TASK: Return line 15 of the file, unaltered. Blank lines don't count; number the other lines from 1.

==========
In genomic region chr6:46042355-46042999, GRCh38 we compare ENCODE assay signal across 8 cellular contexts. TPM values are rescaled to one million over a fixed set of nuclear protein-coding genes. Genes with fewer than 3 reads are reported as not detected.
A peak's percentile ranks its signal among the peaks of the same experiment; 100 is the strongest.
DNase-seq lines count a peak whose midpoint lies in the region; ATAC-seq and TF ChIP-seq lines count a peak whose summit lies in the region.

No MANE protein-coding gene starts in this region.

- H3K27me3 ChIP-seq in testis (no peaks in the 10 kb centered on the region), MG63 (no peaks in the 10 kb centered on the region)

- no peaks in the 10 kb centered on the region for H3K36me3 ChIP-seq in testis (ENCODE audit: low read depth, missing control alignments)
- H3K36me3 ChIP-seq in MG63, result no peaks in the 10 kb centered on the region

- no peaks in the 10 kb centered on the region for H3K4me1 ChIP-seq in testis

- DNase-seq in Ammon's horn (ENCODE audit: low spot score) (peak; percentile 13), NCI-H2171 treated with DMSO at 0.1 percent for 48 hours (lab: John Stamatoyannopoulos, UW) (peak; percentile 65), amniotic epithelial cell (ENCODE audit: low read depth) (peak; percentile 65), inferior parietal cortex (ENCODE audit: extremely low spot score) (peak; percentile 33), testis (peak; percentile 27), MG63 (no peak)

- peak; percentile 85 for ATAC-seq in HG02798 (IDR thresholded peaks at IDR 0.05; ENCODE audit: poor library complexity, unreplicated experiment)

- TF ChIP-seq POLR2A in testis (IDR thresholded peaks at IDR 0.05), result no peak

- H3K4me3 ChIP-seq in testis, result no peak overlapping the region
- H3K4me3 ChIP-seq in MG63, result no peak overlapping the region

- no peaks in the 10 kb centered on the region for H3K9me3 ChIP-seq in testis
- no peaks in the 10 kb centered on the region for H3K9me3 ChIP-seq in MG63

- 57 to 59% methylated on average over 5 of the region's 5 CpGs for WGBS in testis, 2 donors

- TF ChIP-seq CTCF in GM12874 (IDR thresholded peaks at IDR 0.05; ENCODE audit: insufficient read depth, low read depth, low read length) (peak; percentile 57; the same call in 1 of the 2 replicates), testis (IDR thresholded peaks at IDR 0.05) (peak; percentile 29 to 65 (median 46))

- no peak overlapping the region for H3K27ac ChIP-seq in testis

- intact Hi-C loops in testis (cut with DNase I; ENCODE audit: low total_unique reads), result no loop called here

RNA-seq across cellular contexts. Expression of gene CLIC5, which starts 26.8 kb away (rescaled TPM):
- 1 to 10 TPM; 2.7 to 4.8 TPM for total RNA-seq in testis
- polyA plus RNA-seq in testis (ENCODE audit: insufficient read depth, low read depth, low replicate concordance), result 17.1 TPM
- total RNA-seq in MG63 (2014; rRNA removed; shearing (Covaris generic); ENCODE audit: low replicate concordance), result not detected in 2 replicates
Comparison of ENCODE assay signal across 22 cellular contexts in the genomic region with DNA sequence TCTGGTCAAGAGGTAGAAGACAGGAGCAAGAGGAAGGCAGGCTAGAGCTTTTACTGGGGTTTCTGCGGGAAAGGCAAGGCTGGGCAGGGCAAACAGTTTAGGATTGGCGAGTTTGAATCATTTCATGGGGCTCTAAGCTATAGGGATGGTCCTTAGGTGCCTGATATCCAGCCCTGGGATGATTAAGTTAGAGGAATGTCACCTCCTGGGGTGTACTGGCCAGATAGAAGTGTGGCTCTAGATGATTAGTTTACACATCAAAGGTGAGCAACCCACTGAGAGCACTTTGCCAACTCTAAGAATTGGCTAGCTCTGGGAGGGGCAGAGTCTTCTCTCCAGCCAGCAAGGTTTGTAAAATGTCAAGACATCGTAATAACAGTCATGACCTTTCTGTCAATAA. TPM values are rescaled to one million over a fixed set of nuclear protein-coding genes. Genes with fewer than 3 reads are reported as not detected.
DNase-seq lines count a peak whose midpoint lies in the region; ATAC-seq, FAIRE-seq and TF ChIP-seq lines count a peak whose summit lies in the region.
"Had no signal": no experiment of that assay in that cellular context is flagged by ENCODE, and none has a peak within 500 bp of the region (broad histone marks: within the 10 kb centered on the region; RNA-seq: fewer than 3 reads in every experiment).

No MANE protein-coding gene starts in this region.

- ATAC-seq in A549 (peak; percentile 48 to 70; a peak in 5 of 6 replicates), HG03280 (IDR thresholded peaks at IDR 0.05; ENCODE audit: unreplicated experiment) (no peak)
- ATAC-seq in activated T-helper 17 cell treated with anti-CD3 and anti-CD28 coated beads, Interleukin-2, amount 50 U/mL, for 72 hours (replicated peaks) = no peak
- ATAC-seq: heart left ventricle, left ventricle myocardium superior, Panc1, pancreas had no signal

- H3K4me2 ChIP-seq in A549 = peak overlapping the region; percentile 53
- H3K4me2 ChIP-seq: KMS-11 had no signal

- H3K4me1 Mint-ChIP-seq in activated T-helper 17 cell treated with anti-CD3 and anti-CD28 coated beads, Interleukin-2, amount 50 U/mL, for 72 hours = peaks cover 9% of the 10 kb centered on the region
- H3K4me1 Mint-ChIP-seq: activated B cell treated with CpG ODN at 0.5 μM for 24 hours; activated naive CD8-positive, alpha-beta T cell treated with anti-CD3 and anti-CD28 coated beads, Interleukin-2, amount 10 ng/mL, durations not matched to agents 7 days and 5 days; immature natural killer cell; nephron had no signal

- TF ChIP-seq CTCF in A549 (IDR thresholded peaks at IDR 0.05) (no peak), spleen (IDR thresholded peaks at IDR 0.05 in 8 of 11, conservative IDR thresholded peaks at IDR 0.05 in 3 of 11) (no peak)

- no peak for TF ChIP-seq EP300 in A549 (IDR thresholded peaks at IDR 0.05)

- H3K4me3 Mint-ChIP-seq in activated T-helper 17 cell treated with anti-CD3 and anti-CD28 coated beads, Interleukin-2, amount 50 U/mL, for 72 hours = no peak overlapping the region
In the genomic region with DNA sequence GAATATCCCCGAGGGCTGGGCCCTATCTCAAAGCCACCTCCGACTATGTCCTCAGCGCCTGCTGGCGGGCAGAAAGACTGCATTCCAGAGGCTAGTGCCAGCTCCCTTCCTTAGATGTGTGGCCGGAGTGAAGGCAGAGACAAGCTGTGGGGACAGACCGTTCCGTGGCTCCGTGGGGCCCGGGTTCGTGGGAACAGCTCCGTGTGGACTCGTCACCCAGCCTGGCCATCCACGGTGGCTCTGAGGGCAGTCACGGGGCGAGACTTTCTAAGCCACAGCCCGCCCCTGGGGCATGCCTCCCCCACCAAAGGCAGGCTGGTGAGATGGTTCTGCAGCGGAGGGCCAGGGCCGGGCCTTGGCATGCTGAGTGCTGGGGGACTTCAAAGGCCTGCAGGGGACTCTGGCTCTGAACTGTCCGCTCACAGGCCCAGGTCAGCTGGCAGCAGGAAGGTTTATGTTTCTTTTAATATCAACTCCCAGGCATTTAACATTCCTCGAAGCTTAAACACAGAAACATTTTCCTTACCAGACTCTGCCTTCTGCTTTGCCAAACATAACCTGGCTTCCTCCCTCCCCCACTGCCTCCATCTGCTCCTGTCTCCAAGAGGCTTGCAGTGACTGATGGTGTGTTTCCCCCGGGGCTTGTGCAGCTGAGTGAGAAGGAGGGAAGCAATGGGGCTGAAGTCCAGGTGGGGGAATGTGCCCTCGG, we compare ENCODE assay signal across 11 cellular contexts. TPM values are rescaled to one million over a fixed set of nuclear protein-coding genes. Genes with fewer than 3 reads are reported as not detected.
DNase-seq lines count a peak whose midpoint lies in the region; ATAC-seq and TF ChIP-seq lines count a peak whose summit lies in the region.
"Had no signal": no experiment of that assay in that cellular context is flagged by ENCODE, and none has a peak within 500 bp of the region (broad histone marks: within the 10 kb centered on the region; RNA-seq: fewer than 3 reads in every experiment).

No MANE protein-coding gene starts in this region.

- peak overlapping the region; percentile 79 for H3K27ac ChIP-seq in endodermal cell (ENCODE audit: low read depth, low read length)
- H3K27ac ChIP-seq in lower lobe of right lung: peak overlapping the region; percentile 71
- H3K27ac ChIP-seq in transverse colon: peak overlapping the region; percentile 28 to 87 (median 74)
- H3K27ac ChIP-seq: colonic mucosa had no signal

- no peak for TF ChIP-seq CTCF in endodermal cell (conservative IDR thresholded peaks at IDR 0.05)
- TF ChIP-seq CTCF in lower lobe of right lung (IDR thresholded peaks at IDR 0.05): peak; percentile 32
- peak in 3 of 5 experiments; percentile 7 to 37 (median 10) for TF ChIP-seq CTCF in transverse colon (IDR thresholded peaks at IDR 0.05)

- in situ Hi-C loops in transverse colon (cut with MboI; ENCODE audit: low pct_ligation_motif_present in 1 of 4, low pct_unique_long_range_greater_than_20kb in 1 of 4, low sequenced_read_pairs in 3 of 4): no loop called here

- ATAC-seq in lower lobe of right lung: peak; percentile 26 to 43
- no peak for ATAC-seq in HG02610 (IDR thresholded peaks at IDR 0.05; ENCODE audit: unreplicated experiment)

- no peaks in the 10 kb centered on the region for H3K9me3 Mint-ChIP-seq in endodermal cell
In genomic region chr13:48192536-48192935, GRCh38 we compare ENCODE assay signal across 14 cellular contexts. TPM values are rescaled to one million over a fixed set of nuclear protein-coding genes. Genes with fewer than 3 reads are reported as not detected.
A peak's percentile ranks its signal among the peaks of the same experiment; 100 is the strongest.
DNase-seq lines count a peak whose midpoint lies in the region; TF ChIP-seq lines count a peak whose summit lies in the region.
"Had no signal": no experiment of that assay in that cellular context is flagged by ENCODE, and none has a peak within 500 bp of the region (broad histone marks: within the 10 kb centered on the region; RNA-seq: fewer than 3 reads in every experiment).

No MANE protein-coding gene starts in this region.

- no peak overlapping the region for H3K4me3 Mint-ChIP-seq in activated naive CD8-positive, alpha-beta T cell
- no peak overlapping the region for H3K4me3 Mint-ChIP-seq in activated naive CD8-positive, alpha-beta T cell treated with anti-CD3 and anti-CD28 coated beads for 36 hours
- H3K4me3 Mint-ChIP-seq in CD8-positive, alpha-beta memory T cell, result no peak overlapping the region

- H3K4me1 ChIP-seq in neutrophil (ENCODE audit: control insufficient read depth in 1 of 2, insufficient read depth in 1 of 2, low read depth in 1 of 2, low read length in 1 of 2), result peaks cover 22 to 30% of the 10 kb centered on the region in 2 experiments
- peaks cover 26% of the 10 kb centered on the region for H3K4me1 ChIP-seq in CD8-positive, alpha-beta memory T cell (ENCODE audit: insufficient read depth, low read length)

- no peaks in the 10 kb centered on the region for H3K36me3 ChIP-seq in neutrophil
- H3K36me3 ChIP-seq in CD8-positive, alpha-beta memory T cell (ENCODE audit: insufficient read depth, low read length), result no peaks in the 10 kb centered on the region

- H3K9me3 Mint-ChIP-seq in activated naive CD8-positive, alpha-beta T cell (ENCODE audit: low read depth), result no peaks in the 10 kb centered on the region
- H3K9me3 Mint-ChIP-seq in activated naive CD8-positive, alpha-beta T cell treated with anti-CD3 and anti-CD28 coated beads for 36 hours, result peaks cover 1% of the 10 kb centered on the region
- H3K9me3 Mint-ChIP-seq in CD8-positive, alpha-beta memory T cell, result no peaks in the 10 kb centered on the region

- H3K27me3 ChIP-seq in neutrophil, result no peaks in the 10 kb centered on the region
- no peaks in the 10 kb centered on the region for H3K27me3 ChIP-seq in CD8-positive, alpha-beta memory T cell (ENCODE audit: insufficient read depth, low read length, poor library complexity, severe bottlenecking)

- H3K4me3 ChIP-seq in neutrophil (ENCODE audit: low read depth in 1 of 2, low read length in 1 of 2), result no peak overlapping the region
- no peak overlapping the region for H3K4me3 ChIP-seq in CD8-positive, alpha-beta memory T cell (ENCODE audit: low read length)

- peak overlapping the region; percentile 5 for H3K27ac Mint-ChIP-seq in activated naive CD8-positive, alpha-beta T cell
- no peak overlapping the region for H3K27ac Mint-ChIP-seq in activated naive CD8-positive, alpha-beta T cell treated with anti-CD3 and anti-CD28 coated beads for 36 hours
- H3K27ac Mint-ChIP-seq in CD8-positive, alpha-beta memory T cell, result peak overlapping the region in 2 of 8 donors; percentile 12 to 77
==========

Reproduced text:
- no peaks in the 10 kb centered on the region for H3K9me3 ChIP-seq in MG63